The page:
As anyone who lives in a crowded city will know, pollution on our streets is at critical level. But have you ever stopped to consider what the pollution levels might be like inside your house?
Indoor pollution? Yep, that's something you've got to worry about as well. According to the World Health Organisation, up to 4.3 million people die a year from diseases related to indoor pollution. True, a lot of indoor pollution around the world can be attributed to those who cook inside on indoor fires, and use solid fuels (like coal) to heat their homes but also, indoor pollution can stem from cleaning products, air fresheners and things like faulty boilers. In fact, in the UK alone, 40,000 people are estimated to die each year due to indoor pollution, according to a report from the Royal College of Physicians.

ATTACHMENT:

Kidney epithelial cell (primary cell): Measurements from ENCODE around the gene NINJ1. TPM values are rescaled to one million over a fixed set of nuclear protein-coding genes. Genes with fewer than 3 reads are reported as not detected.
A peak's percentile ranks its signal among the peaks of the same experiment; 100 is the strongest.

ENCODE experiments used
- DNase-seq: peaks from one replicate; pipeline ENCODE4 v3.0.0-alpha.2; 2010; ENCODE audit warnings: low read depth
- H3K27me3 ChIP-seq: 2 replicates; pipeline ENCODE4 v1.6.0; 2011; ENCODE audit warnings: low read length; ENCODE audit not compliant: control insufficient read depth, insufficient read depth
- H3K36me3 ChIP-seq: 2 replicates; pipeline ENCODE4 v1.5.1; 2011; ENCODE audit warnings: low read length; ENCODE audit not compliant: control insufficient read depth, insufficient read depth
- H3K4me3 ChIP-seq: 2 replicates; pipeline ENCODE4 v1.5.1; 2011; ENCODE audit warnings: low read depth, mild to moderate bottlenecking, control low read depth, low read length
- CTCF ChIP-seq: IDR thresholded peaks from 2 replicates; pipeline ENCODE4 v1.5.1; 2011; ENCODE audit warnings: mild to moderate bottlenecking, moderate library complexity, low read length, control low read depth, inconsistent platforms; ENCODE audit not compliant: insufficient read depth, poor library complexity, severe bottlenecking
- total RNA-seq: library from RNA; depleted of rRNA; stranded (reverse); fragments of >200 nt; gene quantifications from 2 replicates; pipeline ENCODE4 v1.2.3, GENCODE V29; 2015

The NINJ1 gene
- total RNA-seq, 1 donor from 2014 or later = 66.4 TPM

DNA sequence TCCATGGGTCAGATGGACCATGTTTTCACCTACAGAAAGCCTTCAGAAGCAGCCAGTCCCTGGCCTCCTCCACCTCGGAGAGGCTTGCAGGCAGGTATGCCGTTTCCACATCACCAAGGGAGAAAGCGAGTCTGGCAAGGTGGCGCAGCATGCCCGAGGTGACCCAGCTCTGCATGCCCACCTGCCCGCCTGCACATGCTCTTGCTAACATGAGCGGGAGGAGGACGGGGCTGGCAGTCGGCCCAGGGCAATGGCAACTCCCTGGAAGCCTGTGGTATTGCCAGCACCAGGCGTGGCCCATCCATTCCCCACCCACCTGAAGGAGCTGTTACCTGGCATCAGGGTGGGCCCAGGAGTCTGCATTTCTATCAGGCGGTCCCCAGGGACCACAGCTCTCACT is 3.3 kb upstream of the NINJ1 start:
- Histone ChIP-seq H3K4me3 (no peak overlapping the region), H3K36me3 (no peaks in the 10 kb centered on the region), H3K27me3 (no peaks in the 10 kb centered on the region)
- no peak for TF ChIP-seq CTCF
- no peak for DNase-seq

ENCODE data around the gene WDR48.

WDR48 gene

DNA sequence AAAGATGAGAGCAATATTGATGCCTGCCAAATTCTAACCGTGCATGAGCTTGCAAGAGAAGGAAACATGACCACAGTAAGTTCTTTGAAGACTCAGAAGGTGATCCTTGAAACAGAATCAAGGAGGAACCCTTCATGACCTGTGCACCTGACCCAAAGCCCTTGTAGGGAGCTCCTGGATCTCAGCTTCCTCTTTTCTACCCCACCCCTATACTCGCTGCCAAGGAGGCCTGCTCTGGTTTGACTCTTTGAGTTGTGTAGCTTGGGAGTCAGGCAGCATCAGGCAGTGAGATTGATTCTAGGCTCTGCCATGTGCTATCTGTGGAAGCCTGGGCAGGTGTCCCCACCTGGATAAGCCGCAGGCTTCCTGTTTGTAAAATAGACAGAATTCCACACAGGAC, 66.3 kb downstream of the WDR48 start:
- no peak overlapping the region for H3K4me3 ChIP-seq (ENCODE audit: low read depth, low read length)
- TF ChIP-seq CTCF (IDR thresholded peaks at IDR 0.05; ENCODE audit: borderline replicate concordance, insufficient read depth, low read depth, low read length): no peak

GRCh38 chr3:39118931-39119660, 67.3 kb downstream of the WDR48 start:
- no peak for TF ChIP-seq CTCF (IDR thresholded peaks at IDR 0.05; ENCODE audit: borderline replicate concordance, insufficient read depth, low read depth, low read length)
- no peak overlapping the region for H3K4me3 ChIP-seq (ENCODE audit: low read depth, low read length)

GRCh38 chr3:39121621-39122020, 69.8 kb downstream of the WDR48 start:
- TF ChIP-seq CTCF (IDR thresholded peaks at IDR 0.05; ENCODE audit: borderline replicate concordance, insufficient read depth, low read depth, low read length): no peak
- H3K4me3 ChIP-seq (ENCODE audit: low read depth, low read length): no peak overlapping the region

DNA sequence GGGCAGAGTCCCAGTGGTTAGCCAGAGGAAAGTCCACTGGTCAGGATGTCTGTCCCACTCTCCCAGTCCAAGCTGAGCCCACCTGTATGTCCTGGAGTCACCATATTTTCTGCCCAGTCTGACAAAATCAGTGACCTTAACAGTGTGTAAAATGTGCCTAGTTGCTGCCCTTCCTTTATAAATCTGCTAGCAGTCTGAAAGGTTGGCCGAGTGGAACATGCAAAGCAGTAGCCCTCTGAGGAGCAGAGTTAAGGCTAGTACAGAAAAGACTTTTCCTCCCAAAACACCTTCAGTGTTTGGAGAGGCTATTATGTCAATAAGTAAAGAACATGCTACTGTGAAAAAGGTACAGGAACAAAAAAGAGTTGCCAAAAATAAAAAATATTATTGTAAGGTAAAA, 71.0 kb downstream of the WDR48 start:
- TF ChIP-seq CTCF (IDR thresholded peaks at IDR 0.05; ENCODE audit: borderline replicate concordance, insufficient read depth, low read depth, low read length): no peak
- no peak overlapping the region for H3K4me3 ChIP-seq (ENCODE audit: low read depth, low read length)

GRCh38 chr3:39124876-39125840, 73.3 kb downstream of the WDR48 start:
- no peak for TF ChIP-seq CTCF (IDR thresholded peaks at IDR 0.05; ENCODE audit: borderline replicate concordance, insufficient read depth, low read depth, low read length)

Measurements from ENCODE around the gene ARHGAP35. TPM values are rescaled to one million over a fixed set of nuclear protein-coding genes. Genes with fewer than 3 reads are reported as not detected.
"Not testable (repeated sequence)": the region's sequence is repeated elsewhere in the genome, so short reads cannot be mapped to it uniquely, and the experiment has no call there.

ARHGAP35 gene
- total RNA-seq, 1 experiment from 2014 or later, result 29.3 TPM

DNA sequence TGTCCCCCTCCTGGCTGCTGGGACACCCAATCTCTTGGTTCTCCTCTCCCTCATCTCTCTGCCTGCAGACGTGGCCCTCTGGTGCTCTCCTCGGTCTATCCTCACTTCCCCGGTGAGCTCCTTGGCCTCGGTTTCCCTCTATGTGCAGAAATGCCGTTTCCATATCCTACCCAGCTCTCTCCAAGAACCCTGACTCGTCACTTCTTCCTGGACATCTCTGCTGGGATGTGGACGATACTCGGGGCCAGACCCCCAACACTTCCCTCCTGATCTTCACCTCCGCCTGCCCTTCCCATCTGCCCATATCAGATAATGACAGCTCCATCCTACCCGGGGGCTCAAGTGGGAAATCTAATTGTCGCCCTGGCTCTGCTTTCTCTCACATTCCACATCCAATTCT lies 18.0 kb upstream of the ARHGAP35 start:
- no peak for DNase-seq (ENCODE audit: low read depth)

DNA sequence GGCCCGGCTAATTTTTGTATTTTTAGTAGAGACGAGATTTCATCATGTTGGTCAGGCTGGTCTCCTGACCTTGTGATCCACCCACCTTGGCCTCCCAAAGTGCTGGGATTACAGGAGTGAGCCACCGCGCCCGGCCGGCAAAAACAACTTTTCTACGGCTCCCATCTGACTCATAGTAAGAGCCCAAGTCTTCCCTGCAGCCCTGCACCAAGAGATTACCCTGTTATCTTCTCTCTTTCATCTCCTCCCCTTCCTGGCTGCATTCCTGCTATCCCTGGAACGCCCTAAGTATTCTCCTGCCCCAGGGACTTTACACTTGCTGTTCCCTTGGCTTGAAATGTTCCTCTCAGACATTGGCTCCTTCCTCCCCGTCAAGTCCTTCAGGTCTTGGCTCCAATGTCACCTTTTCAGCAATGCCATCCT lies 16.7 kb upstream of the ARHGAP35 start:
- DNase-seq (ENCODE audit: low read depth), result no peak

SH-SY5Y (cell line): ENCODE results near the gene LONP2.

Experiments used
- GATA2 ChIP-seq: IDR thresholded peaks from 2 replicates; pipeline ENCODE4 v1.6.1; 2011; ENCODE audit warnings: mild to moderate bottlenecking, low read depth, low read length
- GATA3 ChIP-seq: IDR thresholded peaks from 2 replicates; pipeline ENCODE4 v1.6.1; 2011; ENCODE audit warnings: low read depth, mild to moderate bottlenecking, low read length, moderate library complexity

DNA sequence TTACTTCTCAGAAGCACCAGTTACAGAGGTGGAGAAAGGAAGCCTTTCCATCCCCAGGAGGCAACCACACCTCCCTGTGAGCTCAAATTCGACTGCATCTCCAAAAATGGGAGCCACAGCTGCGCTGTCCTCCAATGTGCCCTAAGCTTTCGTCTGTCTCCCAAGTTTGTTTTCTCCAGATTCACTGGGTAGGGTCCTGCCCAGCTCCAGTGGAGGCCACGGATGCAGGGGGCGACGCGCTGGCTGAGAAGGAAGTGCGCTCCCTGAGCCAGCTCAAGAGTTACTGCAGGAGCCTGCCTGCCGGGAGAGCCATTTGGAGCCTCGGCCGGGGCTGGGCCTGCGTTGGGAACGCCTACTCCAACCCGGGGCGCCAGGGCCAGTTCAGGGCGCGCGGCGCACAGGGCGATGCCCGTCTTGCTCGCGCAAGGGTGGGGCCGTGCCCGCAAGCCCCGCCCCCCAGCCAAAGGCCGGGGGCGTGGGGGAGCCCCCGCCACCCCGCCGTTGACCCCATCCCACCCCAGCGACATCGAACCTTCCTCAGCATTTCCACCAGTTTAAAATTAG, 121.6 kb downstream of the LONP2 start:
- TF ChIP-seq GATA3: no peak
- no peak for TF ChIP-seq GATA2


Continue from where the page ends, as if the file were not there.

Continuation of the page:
So what to do? You could get an air purifier. Although these can be expensive. And if Friends has taught us anything, it's that air purifiers are the fastest way to lose two great housemates (joking – obviously, get yourself an air purifier if you want).
In 1989, though, NASA found that the leaves, roots, soil and microorganisms of plants can also help reduce indoor pollution. They recommend having one plant per every 100 square feet of house. But some plants are more effective than others.